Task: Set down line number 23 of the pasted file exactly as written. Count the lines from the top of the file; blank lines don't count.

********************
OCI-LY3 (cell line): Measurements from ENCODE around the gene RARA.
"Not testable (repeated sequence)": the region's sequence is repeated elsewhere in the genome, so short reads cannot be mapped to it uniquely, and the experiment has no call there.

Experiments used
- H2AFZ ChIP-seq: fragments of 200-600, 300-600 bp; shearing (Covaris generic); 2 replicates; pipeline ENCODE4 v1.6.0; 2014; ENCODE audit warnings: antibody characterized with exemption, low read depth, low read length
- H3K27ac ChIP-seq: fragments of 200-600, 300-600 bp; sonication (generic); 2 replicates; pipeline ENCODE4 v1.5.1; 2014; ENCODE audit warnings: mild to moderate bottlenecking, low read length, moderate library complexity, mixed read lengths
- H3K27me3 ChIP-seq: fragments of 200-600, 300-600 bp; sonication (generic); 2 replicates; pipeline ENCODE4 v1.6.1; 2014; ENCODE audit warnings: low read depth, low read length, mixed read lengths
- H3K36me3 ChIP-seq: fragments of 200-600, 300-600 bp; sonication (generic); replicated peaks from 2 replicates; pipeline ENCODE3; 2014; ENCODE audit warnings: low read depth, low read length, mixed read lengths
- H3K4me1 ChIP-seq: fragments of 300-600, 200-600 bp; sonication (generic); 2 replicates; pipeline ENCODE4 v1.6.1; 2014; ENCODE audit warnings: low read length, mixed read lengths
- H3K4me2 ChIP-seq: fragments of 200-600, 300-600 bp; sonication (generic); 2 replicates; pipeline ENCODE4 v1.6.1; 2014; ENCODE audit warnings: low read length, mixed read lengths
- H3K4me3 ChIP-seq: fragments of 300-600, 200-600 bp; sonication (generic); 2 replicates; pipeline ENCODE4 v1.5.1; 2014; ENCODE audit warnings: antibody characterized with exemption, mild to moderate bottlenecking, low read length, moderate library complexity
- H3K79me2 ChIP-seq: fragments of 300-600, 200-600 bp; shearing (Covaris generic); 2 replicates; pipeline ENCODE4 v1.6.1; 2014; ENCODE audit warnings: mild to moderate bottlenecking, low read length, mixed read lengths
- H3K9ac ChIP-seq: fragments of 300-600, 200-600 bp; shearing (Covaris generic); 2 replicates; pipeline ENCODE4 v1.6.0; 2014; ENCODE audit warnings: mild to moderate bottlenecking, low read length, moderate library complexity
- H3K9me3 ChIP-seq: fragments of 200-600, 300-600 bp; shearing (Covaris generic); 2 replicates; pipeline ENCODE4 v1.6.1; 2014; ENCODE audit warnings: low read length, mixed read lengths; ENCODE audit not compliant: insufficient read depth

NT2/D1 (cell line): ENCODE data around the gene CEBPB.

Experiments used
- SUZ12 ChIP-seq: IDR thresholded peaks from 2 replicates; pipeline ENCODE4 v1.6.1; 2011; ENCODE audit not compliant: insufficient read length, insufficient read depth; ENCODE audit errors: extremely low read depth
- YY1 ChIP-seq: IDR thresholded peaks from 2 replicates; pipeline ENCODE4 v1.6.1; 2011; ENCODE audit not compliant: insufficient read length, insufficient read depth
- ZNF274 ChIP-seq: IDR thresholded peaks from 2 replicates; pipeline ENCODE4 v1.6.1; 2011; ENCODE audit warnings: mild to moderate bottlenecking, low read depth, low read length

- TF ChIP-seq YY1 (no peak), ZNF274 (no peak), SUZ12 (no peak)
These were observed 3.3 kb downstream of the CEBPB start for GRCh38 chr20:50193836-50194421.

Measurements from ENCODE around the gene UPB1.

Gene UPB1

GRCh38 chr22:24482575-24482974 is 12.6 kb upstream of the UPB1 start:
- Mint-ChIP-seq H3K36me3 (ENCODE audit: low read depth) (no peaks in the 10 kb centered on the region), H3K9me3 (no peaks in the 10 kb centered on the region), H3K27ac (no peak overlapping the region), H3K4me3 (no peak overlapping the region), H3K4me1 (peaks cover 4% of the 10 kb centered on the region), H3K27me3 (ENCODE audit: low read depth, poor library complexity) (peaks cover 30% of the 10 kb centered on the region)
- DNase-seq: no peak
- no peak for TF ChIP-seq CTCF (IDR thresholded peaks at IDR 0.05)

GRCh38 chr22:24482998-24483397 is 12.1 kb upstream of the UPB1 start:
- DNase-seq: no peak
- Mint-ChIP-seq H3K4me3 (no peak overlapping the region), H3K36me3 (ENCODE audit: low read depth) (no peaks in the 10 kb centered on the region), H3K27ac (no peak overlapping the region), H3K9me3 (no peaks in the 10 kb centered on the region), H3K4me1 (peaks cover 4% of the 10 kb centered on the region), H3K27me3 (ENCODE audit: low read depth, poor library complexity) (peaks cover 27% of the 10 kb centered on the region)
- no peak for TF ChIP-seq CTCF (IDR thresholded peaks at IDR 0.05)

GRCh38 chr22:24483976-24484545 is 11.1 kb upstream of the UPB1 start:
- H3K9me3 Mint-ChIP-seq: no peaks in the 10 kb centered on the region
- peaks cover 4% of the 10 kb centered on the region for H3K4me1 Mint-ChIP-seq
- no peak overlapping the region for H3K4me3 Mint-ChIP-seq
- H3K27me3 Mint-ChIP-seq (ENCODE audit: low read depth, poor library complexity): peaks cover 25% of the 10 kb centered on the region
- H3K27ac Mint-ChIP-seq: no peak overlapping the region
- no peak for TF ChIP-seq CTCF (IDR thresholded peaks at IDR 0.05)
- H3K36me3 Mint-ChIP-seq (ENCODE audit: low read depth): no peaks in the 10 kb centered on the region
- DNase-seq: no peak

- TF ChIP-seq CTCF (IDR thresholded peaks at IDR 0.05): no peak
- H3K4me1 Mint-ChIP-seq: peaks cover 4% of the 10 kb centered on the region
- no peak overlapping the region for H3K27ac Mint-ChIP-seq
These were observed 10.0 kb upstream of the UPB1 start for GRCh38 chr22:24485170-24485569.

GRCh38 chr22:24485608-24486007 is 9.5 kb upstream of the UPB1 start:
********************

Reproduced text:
GRCh38 chr22:24482575-24482974 is 12.6 kb upstream of the UPB1 start: